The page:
I'm struggling a bit with my narrative structure. Not much is happening to two of my three narrating characters, but lots is happening to the third, so she's currently writing a mammoth chapter. I think I can get it done in 4000 words though, and I'm pretty sure there's one of a similar size earlier on (most average at around 2000, with quite a lot of variation). And I think that will be OK, though I can't really tell until I read the whole thing, of course.

Another problem I've identified is that two of my characters (one main, one secondary) are supposed to be misanthropists, but they end up liking most of the characters we meet. I'll have to do something about that.

And the current chapter is basically a love story. I don't know much about love stories, and how to write them without being clichéd.
Today was an amazing writing day - I got through about 7000 words, and so am now only about a day behind.

Whether they are any good remains to be seen, of course, but I didn't feel I was lowering my standards any, and there was quite a bit I deleted as not good enough.

I think when it comes to editing, I'm going to have to take some of the booze out. Many of my characters are a bit repressed, so when I want them to say anything to one another I have to get them drunk. And other nefarious types in the story are also out to get them drunk, so what with one thing and another, they've been rolling through the last few chapters three sheets to the wind.

I'm fairly certain you're not supposed to do that in young adult books.

Writing repressed characters )
Today I discovered the autosummarise tool on Word. So far, Windrose Hall in autosummarised form looks like this:

“Tom! Tom!”
“Kit. “Tom? “Simeon!”
Master... “Tom! Tom!”
Simeon turned to Kit. Tom nodded. “Sorry Kit... “Kit?” “Joan!?”
Kit grinned. Joan. Uncle Benjamin...”
I met Master Tom’s eyes. “I see,” said Master Tom.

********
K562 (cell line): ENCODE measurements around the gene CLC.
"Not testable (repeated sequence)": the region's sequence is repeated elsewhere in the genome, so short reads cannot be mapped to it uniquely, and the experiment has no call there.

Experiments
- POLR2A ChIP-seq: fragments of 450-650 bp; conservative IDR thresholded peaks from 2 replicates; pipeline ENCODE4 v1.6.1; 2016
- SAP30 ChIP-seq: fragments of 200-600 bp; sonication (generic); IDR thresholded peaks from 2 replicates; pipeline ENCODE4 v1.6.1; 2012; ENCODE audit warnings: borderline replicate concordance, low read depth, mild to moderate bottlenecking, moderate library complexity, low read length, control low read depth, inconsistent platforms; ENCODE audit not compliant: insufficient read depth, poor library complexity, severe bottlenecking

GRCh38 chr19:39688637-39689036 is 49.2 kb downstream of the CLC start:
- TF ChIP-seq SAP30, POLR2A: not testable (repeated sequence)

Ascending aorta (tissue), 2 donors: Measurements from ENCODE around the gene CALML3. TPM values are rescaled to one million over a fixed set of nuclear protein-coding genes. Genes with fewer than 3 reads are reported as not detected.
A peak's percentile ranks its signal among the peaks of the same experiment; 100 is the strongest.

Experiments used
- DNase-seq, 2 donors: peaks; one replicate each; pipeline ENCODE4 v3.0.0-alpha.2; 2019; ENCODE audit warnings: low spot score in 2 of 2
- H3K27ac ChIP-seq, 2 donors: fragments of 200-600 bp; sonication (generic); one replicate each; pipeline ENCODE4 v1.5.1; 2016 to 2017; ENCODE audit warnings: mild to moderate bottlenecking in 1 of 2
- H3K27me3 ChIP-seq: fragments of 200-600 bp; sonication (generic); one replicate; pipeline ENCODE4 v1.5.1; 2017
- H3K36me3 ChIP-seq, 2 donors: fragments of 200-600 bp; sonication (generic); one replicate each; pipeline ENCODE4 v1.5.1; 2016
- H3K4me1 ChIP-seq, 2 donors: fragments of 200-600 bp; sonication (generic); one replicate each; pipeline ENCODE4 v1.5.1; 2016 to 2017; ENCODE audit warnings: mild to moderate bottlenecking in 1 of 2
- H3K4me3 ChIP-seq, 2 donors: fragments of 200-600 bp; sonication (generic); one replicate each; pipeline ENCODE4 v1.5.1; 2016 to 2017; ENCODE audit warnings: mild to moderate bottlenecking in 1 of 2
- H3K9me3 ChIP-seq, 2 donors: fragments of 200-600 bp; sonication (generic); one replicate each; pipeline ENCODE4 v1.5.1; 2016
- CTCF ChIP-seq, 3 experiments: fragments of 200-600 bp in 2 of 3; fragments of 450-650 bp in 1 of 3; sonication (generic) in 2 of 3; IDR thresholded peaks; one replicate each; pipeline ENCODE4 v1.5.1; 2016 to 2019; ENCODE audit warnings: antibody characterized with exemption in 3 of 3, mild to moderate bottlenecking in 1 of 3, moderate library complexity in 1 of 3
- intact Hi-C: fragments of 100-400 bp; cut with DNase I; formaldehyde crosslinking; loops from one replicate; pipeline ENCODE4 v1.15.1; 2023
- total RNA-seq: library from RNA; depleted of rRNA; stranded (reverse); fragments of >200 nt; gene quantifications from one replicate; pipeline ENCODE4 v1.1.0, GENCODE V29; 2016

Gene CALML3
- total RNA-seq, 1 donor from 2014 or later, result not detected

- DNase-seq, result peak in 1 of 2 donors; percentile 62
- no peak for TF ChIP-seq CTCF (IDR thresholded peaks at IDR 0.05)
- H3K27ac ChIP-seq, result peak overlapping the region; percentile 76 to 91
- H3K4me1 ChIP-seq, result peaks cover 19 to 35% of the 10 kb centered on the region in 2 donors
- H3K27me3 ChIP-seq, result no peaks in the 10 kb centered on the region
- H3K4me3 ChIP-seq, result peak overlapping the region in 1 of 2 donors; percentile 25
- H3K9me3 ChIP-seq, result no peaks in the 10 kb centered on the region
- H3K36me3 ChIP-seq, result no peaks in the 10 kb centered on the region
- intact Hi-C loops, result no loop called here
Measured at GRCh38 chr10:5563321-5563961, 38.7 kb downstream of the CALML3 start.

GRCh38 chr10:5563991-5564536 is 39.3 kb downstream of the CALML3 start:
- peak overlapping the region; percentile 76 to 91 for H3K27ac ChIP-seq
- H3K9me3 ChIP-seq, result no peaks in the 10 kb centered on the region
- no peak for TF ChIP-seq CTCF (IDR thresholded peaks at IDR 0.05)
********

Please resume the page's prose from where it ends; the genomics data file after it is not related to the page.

“Kit...” “Joan,” said Tom.
“Talking to Simeon,” said Master Tom. “Do you?” asked Master Tom.
“For dinner?” asked Master Tom. “Joan!” “None,” said Master Tom. “Tom? “Tom...” said Kit.
“Tom? Tom?”
Kit asked.
Kit sighed. Tom said. “Tom, Kit,” she said. Master Tom sighed. “What about Master Kit?” “Yes,” said Master Tom. I was Master Tom and Master Kit’s housemaid.”
Tom nodded. “Joan. “Joan?”

Anyone feel like commenting with autosummarised version of things they've written, or classic works of literature? Unfortunately plays don't really work, as they come out like this:

Richard III )

On the other hand, Pride and Prejudice looks like this:

Pride and Prejudice )

[Don't ask me how to find autosummarise on Word - I'm awful at describing that sort of thing. It's easy to find by googling though.]
Today I wrote two scenes: one from the point of view of the dog, and another in which two of my central characters get ready for bed together and have an awkward conversation about homosexuality.

The dog scene was written during a quiet point in a rehearsal. I managed writing during rehearsal better than I thought I would, though next time I'll make sure my tiny little computer is fully charged.

I ended up promising one of my fellow ensemble members a cameo role. I asked him what he wanted to be and he said a thief, which was quite a coincidence because I need a thief next chapter, and I hadn't got round to naming him, and the ensemble member is called 'Daniel', which works well, as it's period and I don't have a Daniel yet.

Feeling much happier about it than I was yesterday, although I'm getting more behind with the wordcount all the time.


Nov. 11th, 2009 10:53 pm
When I was growing up, everyone I had a crush on was 33. I had a crush on Stephen Fry when he was 33, and I had a crush on Kenneth Branagh when he was 33. (And to be embarrassingly honest, I had crushes on most of the rest of the cast of Peter's Friends when they were 33 too).

Richard III died at 33, and so (allegedly) did Jesus.

The reason I fought to get these three months of work is that if I don't get my novel accepted for publication, or do something else fabulous while I'm still 33, I'll be really, really upset.

Anyway, I've just finished a draft of the spreadsheet which tells me what happens in each chapter, and entirely without fiddling, the story as I see it happens in 33 chapters.

Given that I don't do superstition,* it's silly that I'm quite as pleased about this as I am.

* My mind's the wrong shape for it, so I have to concentrate very hard to manage the Christianity thing, and there's no energy left for anything else.
Yesterday's research trip was excellent for my novel, but bad for my bank balance and my confidence in my novel.

I visited St Bartholemew's Hospital, the Globe Theatre and the Museum of London, and bought a copy of John Stow's Survey of London, and maps of London from 1520 and 1666. It's a bit irritating that they didn't have one from nearer 1610, but they are still very useful when supplemented with Stow and other sources.

Today I've done no writing but a lot of research, and uncovered lots of useful things, not least how much more research I'm going to need to do - a depressingly large amount. I enjoy research, but I enjoy writing more, and I'm concerned I won't be able to finish in the timescale I set myself. I'm wondering whether I'm cut out for historical novels at all.